Abstract Detail



Botanical History

Gardiner, Lauren M. [1].

A lockdown glimpse inside the Cambridge University Herbarium: an overlooked botanical treasure trove.

Containing some 1.1. million plant specimens, including those made by Charles Darwin on the Voyage of the Beagle, the Cambridge University Herbarium (CGE) has a rich history of over 300 years of plant collection, inventory, production of taxonomic literature, and teaching of botany.
Collections made by some of the great British (and non-British) botanists including Alfred Russel Wallace, Nathaniel Wallich, and Richard Spruce have come to CGE directly from the collectors or via the incorporation of many important collections over the last three centuries. Over its history, the Herbarium has experienced various stages of evolution, expansion, changing research focuses, and threats, and during the last 100 years it was particularly important in European and British taxonomy and floristics.
These historic specimens represent a treasure trove of unstudied material and are especially rich in nomenclatural type specimens, but currently the collections are relatively poorly known and have virtually no visibility outside the physical building in which they are housed. In an era of collections digitisation and interdisciplinary research, and now with the first full Curator in post in a decade, the potential to open this Herbarium up via collaborative research, teaching, and engagement is huge.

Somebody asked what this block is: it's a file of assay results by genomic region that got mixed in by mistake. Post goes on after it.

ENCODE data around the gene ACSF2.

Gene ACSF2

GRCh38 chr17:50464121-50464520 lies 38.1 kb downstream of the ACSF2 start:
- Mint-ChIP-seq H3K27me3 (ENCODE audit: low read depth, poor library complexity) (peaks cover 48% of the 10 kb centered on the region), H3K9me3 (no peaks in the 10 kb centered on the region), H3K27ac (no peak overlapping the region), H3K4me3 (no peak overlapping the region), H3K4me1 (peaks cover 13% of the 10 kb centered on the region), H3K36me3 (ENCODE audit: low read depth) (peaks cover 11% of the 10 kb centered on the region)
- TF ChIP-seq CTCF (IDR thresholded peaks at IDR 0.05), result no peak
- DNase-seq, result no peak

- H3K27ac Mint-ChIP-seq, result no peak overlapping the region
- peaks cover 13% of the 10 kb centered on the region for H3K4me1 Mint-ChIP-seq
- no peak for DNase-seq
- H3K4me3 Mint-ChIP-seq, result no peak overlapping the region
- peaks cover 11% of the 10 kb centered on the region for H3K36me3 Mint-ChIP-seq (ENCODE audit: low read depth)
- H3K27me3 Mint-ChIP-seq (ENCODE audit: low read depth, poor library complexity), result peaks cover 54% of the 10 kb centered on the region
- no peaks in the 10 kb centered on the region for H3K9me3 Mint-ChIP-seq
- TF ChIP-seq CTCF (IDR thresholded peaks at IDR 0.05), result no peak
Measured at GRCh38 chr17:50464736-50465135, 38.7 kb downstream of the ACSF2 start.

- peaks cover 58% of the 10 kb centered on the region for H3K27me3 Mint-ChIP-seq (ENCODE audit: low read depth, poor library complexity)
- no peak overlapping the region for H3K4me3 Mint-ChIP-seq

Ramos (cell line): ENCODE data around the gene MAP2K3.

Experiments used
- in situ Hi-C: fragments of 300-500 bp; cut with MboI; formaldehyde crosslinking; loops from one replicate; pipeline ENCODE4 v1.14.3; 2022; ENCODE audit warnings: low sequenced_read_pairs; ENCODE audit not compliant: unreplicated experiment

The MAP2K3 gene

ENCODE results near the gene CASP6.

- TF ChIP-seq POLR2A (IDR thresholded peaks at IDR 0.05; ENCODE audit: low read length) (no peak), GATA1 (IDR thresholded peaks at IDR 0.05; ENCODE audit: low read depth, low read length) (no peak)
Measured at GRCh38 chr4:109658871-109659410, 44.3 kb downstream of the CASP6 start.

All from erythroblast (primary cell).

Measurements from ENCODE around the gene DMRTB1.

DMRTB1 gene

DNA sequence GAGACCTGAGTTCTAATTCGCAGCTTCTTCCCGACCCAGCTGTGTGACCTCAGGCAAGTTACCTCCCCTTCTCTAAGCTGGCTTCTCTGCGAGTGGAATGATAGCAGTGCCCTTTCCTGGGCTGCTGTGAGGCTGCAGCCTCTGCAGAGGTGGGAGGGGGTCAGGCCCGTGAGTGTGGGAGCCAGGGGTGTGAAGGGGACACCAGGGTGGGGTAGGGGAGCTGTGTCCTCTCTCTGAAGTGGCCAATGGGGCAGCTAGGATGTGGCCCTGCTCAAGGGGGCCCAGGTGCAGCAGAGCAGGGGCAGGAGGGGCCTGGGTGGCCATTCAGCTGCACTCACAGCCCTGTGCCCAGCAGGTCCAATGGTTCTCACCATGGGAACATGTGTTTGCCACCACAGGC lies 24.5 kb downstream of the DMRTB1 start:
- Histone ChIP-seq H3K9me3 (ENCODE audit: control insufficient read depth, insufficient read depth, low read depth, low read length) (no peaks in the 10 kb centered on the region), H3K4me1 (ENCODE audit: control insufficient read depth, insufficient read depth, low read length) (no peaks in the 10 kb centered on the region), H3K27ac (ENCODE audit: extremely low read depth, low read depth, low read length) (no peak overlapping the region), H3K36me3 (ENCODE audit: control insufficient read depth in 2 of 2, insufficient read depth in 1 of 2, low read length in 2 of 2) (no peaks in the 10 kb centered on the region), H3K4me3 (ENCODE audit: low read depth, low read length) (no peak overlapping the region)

This poster presents an overview of the history and contents of the collection, aiming to raise awareness of their existence.


1 - Cambridge University Herbarium (CGE), Department of Plant Sciences, Cambridge University, c/o Sainsbury Laboratory, Bateman Street, Cambridge, CB2 1LR, UK

Keywords:
Herbarium
Herbaria
collections
type specimens
Biodiversity
Darwin
Lindley
Wallich
Spruce
Rackham
Wallace
new species.

Presentation Type: Poster Time and date to be determined
Number: PBH001
Abstract ID:774
Candidate for Awards:None


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